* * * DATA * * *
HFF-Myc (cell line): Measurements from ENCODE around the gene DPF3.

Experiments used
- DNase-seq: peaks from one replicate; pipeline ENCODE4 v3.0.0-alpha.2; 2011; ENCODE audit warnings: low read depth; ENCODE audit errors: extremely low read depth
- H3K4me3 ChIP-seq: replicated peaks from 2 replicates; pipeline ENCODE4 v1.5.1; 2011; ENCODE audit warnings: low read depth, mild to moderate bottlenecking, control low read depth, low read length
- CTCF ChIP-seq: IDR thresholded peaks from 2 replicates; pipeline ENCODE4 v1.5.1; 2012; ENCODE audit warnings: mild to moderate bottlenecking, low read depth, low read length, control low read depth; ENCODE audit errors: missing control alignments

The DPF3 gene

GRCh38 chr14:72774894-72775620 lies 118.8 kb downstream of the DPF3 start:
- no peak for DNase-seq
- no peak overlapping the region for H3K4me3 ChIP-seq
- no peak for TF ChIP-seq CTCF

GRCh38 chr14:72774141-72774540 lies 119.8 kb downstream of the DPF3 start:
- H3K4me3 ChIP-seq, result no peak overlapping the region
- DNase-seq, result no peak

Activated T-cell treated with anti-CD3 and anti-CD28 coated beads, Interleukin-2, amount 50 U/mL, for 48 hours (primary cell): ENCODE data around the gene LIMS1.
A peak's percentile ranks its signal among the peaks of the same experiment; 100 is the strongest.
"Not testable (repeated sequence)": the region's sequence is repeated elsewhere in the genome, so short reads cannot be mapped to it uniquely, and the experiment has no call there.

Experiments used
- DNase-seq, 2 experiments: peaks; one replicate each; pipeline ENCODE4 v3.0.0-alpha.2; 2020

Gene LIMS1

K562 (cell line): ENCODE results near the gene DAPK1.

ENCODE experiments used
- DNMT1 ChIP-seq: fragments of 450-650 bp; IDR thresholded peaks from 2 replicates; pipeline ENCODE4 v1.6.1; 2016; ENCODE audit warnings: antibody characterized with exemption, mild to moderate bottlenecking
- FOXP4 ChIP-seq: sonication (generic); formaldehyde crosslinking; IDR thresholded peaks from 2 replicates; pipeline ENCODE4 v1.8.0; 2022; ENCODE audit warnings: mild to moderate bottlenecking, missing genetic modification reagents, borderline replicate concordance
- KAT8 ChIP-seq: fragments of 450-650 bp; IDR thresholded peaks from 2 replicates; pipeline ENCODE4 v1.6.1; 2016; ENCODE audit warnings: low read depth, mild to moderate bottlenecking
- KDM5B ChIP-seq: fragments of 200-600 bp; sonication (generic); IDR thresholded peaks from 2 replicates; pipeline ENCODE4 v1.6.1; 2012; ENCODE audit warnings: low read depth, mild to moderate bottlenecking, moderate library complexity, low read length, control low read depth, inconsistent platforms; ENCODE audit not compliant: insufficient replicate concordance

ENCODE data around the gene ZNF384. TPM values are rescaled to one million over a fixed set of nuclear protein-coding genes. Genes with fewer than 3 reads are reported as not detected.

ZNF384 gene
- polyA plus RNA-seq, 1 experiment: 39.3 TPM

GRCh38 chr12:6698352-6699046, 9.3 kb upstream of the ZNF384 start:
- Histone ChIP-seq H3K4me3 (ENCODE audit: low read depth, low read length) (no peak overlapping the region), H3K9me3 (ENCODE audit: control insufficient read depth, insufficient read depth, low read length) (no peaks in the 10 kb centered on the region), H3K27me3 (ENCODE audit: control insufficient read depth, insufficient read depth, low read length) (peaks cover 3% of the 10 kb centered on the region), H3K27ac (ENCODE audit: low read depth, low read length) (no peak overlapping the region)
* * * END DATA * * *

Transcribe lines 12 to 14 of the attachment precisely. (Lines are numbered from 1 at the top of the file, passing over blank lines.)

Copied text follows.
- H3K4me3 ChIP-seq, result no peak overlapping the region
- DNase-seq, result no peak

Activated T-cell treated with anti-CD3 and anti-CD28 coated beads, Interleukin-2, amount 50 U/mL, for 48 hours (primary cell): ENCODE data around the gene LIMS1.